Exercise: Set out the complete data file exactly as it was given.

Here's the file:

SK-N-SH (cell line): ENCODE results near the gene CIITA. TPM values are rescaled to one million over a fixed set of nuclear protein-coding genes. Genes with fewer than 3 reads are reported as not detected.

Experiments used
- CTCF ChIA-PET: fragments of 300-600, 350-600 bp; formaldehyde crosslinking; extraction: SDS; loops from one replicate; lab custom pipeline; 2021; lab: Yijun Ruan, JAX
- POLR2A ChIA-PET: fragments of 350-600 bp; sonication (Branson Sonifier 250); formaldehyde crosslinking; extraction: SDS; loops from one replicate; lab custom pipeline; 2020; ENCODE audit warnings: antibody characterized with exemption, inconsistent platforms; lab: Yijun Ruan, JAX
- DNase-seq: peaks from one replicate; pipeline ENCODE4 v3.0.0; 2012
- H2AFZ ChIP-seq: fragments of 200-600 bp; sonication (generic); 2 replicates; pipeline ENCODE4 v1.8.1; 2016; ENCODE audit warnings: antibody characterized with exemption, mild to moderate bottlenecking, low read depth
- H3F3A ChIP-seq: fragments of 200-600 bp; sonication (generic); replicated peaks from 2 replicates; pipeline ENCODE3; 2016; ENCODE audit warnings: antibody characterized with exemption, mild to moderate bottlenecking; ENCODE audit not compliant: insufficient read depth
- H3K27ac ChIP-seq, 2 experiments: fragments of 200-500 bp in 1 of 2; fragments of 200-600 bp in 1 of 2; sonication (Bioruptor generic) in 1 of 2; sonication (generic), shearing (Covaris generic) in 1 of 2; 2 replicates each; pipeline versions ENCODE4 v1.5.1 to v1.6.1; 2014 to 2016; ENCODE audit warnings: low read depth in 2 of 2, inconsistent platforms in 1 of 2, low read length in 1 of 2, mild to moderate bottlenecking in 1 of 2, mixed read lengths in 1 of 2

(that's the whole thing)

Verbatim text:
SK-N-SH (cell line): ENCODE results near the gene CIITA. TPM values are rescaled to one million over a fixed set of nuclear protein-coding genes. Genes with fewer than 3 reads are reported as not detected.

Experiments used
- CTCF ChIA-PET: fragments of 300-600, 350-600 bp; formaldehyde crosslinking; extraction: SDS; loops from one replicate; lab custom pipeline; 2021; lab: Yijun Ruan, JAX
- POLR2A ChIA-PET: fragments of 350-600 bp; sonication (Branson Sonifier 250); formaldehyde crosslinking; extraction: SDS; loops from one replicate; lab custom pipeline; 2020; ENCODE audit warnings: antibody characterized with exemption, inconsistent platforms; lab: Yijun Ruan, JAX
- DNase-seq: peaks from one replicate; pipeline ENCODE4 v3.0.0; 2012
- H2AFZ ChIP-seq: fragments of 200-600 bp; sonication (generic); 2 replicates; pipeline ENCODE4 v1.8.1; 2016; ENCODE audit warnings: antibody characterized with exemption, mild to moderate bottlenecking, low read depth
- H3F3A ChIP-seq: fragments of 200-600 bp; sonication (generic); replicated peaks from 2 replicates; pipeline ENCODE3; 2016; ENCODE audit warnings: antibody characterized with exemption, mild to moderate bottlenecking; ENCODE audit not compliant: insufficient read depth
- H3K27ac ChIP-seq, 2 experiments: fragments of 200-500 bp in 1 of 2; fragments of 200-600 bp in 1 of 2; sonication (Bioruptor generic) in 1 of 2; sonication (generic), shearing (Covaris generic) in 1 of 2; 2 replicates each; pipeline versions ENCODE4 v1.5.1 to v1.6.1; 2014 to 2016; ENCODE audit warnings: low read depth in 2 of 2, inconsistent platforms in 1 of 2, low read length in 1 of 2, mild to moderate bottlenecking in 1 of 2, mixed read lengths in 1 of 2